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This article was published 22/3/2017 (1239 days ago), so information in it may no longer be current.
OTTAWA - Cities and affordable housing providers will find themselves with $11.2 billion more to spend on new and existing units over the coming decade, part of a multi-pronged push detailed in Wednesday's federal budget to help people find homes.
The money, which comes from the government's social infrastructure fund, includes $5 billion to encourage housing providers to pool resources with private partners and to allow the Canada Mortgage and Housing Corp. to provide more direct loans to cities.
Overall, the fund gives the Liberals a way to bypass provinces and deliver more cash straight to local governments.
The Liberal government wants to ensure cities can access funds as quickly as possible to make necessary investments in the country's stock of aging affordable housing, Finance Minister Bill Morneau said Wednesday before tabling the budget.
Jeff Morrison, executive director of the Canadian Housing and Renewal Association, summed up the Liberal spending plan: "The government is back in the social housing business."
Still, the funding falls short of the $12.6 billion the mayors of Canada's biggest cities requested last year. Further, the majority of the $11.2 billion isn't slated to be spent until after 2022.
The money, coupled with $2.1 billion for homelessness initiatives over the next 11 years and a $4-billion pot to help housing providers with expiring funding agreements, sets the financial backbone for a coming national housing strategy.
The document will outline how the government plans to help people find affordable housing that meets their needs, ensure a robust emergency shelter and transitional housing system for those who need it, and help providers become financially self-sufficient.
"The national housing strategy is a once-in-a-generation opportunity for change," said Mark Rodgers, president and CEO of Habitat for Humanity Canada. "To be effective, we must invest in all parts of the housing continuum, including affordable home ownership."
Wednesday's budget, which outlines how the government plans to spend the $81 billion it is making available between now and 2028 to address future infrastructure needs and, the government hopes, boost the economy to create new jobs and government revenues.
What's needed now is finalized funding agreements with provinces that will set funding and spending rules.
The budget also gives $39.9 million over five years for Statistics Canada to create a national database of every property in Canada, including up-to-date information on sales, the degree of foreign ownership and homeowner demographics and finances to answer questions about the skyrocketing cost of housing.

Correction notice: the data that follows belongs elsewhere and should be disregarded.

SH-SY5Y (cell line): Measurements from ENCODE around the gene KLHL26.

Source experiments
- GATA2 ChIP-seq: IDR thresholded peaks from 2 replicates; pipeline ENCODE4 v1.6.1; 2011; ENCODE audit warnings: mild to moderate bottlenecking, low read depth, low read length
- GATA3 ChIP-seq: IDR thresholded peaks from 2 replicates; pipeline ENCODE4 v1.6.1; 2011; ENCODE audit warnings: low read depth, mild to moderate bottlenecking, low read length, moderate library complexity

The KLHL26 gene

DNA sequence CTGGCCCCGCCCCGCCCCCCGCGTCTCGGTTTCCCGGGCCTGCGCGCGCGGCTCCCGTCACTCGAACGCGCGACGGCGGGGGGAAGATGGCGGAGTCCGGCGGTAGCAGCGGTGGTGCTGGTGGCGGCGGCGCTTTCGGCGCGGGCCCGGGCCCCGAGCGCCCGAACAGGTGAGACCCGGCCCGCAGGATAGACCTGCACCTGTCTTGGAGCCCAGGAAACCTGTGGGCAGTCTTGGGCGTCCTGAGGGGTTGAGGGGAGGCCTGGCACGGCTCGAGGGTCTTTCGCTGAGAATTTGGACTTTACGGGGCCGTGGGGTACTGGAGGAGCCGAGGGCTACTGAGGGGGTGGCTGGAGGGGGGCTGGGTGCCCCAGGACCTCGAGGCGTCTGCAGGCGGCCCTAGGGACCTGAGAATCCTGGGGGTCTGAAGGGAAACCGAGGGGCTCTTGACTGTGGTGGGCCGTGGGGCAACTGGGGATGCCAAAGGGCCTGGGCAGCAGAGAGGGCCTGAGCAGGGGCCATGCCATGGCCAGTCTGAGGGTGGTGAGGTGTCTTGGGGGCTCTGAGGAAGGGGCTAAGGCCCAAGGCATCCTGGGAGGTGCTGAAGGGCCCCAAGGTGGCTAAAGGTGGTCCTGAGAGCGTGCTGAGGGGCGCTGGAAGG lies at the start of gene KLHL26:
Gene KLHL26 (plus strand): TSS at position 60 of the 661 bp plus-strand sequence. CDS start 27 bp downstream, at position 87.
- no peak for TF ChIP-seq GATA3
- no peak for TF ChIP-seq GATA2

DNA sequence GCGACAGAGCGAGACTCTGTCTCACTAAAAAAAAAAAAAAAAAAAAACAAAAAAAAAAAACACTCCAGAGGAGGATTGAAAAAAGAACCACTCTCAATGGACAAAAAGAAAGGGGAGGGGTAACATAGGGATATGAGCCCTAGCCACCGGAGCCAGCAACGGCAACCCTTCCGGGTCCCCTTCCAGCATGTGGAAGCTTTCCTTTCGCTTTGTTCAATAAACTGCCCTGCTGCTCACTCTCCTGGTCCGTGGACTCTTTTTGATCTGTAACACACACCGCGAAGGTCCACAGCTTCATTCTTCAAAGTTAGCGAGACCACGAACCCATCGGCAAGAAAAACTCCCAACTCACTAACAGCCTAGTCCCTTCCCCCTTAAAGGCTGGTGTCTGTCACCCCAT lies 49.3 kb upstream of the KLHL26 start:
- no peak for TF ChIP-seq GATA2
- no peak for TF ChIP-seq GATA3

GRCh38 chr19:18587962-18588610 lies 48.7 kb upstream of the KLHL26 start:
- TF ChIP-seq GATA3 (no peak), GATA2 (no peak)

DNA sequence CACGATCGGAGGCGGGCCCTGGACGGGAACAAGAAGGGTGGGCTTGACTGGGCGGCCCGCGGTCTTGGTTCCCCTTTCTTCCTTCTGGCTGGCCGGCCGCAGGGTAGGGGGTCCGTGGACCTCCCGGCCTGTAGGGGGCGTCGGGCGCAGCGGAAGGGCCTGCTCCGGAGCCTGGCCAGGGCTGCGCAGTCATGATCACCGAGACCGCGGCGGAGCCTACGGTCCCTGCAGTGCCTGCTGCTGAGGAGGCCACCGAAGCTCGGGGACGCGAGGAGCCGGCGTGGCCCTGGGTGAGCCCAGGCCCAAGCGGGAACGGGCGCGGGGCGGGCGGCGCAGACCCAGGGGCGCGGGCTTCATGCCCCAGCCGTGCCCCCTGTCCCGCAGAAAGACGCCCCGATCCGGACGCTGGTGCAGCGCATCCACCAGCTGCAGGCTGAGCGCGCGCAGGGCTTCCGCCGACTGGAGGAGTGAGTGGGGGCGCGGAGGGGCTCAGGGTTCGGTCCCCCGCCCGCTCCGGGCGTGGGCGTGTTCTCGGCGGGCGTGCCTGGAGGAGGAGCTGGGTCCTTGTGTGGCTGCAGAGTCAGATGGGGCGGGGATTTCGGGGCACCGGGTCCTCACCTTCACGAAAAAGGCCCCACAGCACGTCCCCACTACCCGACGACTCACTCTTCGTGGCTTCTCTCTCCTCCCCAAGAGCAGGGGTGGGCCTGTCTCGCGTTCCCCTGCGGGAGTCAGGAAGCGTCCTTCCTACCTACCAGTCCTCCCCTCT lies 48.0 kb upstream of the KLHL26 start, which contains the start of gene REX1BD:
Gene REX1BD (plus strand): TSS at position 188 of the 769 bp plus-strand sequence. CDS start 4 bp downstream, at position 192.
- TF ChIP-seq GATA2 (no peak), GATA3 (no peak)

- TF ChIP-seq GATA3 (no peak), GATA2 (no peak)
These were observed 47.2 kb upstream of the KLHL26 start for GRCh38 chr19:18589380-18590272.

"The federal government stepped up with some bricks-and-mortar money and some programming money," said Edmonton Mayor Don Iveson, head of the Federation of Canadian Municipalities big city mayors' caucus.
"Our only concern is it's a bit back loaded right now, but we'll work with the federal government to see if the investments can be accelerated to realize the goods sooner."
The Liberals clearly see a need to attract private investors to help pay for infrastructure projects, including affordable housing, given the federal government's tight fiscal position.
At the centre of that push is a proposed new infrastructure bank that would use public dollars to leverage private investment in three key areas: trade corridors, green infrastructure and public transit.
The government is setting aside $15 billion in cash for the bank, split evenly between each of the aforementioned funding streams, with spending set to start as early as the next fiscal year on projects based on budget projections.
Morneau said that the government wants to have the bank up and running this year, including having some projects that will be identified for investors.
But the budget document again projects that the majority of the bank's spending won't happen until after 2022. And in the case of trade corridor infrastructure, spending isn't expected to start until 2020, even though some experts argue this stream would give the country the biggest economic bump.
The Liberals are also tweaking how much of the bill it will cover for municipal projects under the second phase of its infrastructure plan in order to nudge provinces to pony up more money for work and to prod cities to consider using the bank for projects that could generate revenue, like transit systems.
The government will cover up to 40 per cent of municipal projects under the upcoming phase of its infrastructure plan, 50 per cent for provincial projects and 75 per cent for indigenous projects.
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